Alice Litman’s parents speak of ‘torture’ of trans people left on waiting lists
The grieving parents of Alice Litman, a transgender woman who is thought to have taken her own life after waiting almost three years for gender-affirming healthcare, have spoken about the “torture” trans people face while left on NHS wait lists in the UK.
An inquest into the death of the 20-year-old, from Brighton, who died in May 2022 – her family believe she took her own life after enduring a more than 1,000-day wait for an initial assessment at an NHS gender clinic – was opened on Monday (18 September).
NHS waiting times for trans healthcare have been a serious issue for the community for a long time, and have been branded “unlawful” by some.
The family have now spoken about their belief that Alice would still be alive if she had been supported by the healthcare system.
Speaking to Channel 4 News, her distraught parents, Caroline and Peter, shared their belief that their daughter had “lost hope [in the] battle” to try to get an appointment at the Tavistock and Portman Gender Identity Clinic, in north west London.
Litman’s mother, who worked as a psychiatrist for the NHS for 12 years, added: “It’s torture to be left on the wait list, to be left hanging [on] for so long with no end in sight and no power and no control over your destiny.”
In an interview with Sky News, the couple said their daughter’s death should be a wake-up call. “Transgender people are hung out to dry,” they claimed.
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“Alice was a smart, intelligent young person and she could see that no one was taking care of her, and no one cared.”
“My daughter was failed by the NHS and I don’t want other parents to lose their daughter, and for other children to lose their sister, the way that our family has done,” she said, according to a BBC report.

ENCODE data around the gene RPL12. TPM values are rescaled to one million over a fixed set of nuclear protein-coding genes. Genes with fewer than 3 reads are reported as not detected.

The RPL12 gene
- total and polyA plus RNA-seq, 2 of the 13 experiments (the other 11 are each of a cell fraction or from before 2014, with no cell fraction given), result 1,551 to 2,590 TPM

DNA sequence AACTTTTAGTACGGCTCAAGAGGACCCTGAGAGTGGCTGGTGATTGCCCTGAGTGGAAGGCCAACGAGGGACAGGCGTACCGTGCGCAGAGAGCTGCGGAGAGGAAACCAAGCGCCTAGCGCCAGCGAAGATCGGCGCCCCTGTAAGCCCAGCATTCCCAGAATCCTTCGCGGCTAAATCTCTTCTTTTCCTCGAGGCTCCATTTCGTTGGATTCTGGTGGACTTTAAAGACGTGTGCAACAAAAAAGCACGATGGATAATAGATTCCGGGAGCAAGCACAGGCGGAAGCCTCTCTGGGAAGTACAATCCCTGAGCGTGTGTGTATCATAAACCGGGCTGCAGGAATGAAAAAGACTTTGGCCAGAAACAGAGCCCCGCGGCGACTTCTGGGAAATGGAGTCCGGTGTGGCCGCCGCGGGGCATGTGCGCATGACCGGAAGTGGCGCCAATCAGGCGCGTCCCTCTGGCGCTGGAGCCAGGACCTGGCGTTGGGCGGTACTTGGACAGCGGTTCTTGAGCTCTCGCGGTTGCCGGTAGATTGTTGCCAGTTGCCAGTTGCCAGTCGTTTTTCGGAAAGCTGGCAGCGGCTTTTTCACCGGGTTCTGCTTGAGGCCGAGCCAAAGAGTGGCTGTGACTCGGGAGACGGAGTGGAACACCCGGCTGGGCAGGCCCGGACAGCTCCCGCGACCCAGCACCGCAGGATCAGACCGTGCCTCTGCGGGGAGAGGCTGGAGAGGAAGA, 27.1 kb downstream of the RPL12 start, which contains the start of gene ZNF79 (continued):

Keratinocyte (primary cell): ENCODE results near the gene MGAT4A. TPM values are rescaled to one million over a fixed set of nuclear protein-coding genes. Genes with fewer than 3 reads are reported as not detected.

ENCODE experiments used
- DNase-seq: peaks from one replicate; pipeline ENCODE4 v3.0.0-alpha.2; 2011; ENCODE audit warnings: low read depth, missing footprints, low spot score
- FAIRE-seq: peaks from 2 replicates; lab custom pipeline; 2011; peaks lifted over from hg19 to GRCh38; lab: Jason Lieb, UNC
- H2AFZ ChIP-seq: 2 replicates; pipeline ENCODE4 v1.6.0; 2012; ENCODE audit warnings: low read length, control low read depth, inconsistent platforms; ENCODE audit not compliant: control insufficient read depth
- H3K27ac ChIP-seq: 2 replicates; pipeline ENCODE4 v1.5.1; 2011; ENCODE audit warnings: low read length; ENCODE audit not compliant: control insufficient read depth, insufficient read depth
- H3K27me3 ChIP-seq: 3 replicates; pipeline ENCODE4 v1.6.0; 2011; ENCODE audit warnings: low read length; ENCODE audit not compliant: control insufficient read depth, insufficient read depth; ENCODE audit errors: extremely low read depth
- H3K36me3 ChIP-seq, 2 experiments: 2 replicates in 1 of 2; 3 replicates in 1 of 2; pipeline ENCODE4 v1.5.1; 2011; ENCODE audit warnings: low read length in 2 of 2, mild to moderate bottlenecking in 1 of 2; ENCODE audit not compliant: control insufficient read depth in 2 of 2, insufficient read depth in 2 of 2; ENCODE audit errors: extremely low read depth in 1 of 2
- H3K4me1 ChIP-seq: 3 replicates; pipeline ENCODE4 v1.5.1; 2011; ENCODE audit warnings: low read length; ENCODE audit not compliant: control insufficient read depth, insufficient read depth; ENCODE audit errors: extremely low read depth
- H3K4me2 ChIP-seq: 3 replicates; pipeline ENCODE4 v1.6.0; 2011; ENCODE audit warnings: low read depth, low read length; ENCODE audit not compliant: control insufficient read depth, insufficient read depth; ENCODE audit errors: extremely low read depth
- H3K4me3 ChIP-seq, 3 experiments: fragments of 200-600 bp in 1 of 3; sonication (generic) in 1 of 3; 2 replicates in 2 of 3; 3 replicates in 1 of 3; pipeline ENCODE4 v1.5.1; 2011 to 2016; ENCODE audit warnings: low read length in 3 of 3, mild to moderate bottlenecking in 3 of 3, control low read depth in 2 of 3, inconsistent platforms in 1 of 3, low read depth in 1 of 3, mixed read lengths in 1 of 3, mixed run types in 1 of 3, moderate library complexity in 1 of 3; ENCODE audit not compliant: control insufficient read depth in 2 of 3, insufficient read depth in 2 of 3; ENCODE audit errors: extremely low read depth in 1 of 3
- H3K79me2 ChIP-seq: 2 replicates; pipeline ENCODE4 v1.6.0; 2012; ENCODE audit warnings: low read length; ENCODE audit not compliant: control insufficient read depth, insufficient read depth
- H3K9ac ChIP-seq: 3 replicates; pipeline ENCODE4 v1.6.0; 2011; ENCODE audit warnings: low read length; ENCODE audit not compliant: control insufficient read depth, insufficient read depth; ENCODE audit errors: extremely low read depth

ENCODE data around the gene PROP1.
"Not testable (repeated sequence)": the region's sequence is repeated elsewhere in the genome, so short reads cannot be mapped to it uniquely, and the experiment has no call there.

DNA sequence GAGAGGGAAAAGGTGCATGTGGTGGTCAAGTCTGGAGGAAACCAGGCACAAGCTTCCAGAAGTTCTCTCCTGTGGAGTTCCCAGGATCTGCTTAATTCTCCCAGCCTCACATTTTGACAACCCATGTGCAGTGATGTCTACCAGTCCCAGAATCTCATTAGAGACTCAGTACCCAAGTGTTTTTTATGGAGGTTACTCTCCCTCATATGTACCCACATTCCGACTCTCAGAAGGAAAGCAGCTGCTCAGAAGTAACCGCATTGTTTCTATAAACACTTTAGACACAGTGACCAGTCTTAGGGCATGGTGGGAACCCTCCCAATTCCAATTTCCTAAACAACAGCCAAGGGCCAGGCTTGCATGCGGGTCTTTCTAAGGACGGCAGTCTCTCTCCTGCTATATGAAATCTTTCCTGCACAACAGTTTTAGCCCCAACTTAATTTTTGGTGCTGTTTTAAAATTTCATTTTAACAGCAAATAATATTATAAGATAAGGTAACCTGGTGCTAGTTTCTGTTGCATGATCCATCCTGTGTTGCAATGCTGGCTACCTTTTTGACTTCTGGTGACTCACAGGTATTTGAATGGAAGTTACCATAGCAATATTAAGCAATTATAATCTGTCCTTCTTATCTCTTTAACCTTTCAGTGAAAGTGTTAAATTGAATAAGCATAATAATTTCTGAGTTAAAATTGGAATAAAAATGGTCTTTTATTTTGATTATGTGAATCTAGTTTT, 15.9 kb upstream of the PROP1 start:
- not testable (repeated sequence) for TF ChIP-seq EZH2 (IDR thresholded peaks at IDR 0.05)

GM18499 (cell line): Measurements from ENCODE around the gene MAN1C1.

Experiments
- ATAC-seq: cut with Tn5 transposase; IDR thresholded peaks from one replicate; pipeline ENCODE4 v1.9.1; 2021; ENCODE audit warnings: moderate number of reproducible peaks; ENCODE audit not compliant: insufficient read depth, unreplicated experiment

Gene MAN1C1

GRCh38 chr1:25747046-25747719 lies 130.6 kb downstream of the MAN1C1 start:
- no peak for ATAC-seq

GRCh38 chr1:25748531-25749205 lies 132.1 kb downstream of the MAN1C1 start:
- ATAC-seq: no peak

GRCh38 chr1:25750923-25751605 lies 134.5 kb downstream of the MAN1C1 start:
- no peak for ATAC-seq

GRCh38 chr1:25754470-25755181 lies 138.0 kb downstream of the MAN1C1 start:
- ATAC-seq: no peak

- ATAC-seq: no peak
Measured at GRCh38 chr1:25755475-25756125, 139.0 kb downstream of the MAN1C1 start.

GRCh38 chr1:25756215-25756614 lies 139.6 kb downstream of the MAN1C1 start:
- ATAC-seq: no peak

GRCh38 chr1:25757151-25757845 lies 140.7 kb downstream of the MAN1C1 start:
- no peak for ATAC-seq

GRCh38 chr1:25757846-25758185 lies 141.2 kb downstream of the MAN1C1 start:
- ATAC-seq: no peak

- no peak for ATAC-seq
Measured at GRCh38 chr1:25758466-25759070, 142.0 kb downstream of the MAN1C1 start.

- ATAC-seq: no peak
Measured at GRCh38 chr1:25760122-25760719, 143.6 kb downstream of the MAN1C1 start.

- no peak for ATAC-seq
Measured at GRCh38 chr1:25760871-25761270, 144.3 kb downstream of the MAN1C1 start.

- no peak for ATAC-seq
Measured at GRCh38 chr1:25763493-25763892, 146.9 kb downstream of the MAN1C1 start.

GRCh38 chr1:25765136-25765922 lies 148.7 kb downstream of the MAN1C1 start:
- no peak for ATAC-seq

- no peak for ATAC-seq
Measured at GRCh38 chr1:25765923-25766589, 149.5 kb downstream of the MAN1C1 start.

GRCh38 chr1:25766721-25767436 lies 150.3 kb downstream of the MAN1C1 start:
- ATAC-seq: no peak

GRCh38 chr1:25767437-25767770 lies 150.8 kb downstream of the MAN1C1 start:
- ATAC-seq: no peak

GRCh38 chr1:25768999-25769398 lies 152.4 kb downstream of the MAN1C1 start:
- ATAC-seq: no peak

At the age of 16, Alice Litman told her family she wanted to be a woman, and was referred to the NHS Gender Identity Development Service in 2019, but was kept on a waiting list for 1,023 days for a first appointment.
In 2019, was also referred to Child and Adolescent Mental Health Services following a suicide bid. She was discharged the following year, the inquest was told, despite a second attempt to take her own life.
Peter Litman said of the long wait: “It’s kind of an act of aggression. If you know something’s there and you do nothing about it, it’s not a neutral act. It’s quite deliberate.”
On Wednesday (20 September), coroner Sarah Clarke said: “It seems to me that all of these services are underfunded and insufficiently resourced for the level of need that the society we live in now presents.”
At the hearing, The Tavistock and Portman NHS Foundation Trust, and Alice Litman’s GP, WellBN, accepted there was a delay but said there was no denial of life-saving emergency treatment.
The head of the gender identity clinic told the court that the number of transgender people needing gender-affirming healthcare was an “order of magnitude” greater than they could provide.
According to The Guardian, a spokesperson for The Tavistock said: “We were deeply saddened to learn of the death of a patient who was waiting to be seen at our gender identity clinic and offer our condolences to her loved ones.”
Information uncovered from a freedom of information request last year has suggested a 35-year waiting time for trans people seeking gender-affirming care.
The coroner said she would be writing to various NHS bodies to recommend ways of preventing future deaths. Adjourning the hearing, she added that she would deliver a narrative conclusion in two weeks’ time.
Suicide is preventable. Readers who are affected by the issues raised in this story are encouraged to contact Samaritans on 116 123 (www.samaritans.org), or Mind on 0300 123 3393 (www.mind.org.uk). Readers in the US are encouraged to contact the National Suicide Prevention Line on 1-800-273-8255.
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